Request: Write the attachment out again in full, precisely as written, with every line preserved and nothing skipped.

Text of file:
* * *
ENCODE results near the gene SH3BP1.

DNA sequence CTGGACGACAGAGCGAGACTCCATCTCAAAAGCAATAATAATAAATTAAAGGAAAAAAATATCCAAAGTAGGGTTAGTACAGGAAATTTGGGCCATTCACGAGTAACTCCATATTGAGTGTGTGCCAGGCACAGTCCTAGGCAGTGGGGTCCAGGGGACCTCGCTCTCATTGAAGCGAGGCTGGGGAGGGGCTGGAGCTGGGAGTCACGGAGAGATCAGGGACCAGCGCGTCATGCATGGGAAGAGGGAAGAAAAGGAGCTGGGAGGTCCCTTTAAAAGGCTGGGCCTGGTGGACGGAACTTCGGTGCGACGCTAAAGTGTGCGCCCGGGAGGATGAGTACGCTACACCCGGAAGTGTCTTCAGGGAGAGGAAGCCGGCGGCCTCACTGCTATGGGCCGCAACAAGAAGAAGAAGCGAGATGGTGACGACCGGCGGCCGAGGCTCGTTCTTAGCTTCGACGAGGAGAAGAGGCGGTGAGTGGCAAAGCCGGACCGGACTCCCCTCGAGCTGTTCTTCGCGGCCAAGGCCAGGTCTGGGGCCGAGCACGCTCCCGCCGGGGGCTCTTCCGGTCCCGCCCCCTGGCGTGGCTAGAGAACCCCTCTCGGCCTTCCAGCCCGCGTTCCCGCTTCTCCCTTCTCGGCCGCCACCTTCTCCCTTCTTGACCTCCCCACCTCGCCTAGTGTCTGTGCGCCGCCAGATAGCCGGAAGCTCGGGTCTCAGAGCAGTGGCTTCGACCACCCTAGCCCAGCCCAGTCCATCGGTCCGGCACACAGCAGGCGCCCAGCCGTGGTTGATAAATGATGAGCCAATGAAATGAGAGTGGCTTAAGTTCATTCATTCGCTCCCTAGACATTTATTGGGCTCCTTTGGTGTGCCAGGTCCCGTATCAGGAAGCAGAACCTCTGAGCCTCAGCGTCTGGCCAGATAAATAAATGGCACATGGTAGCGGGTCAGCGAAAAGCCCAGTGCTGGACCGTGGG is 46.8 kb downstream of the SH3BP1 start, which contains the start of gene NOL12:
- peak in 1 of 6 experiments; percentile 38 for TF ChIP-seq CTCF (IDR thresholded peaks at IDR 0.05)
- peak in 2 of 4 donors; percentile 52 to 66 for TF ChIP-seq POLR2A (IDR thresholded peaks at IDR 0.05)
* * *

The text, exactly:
ENCODE results near the gene SH3BP1.

DNA sequence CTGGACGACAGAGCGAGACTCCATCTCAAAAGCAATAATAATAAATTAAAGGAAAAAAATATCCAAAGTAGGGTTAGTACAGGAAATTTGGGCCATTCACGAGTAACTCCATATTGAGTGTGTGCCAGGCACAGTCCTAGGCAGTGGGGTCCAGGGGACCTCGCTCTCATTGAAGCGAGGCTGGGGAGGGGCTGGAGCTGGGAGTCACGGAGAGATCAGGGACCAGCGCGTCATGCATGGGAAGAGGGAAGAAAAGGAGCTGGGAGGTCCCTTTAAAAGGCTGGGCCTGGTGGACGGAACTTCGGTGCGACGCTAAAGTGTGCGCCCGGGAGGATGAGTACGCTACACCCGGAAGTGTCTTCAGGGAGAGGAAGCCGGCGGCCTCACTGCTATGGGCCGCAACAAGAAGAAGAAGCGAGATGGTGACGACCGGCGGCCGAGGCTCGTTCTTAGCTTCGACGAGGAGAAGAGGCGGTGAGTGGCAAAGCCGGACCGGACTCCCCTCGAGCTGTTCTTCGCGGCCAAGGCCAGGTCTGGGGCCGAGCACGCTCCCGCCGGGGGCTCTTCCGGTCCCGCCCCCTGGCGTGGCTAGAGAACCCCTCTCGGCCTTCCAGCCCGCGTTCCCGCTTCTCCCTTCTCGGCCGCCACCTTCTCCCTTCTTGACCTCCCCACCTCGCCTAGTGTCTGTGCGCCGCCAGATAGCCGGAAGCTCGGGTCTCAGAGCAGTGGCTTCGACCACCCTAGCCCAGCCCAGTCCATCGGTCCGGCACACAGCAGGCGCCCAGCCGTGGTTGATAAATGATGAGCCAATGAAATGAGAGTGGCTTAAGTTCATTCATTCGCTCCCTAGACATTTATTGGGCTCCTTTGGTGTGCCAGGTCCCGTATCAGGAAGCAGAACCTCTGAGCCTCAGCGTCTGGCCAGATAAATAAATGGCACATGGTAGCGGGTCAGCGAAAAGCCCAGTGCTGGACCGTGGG is 46.8 kb downstream of the SH3BP1 start, which contains the start of gene NOL12:
- peak in 1 of 6 experiments; percentile 38 for TF ChIP-seq CTCF (IDR thresholded peaks at IDR 0.05)
- peak in 2 of 4 donors; percentile 52 to 66 for TF ChIP-seq POLR2A (IDR thresholded peaks at IDR 0.05)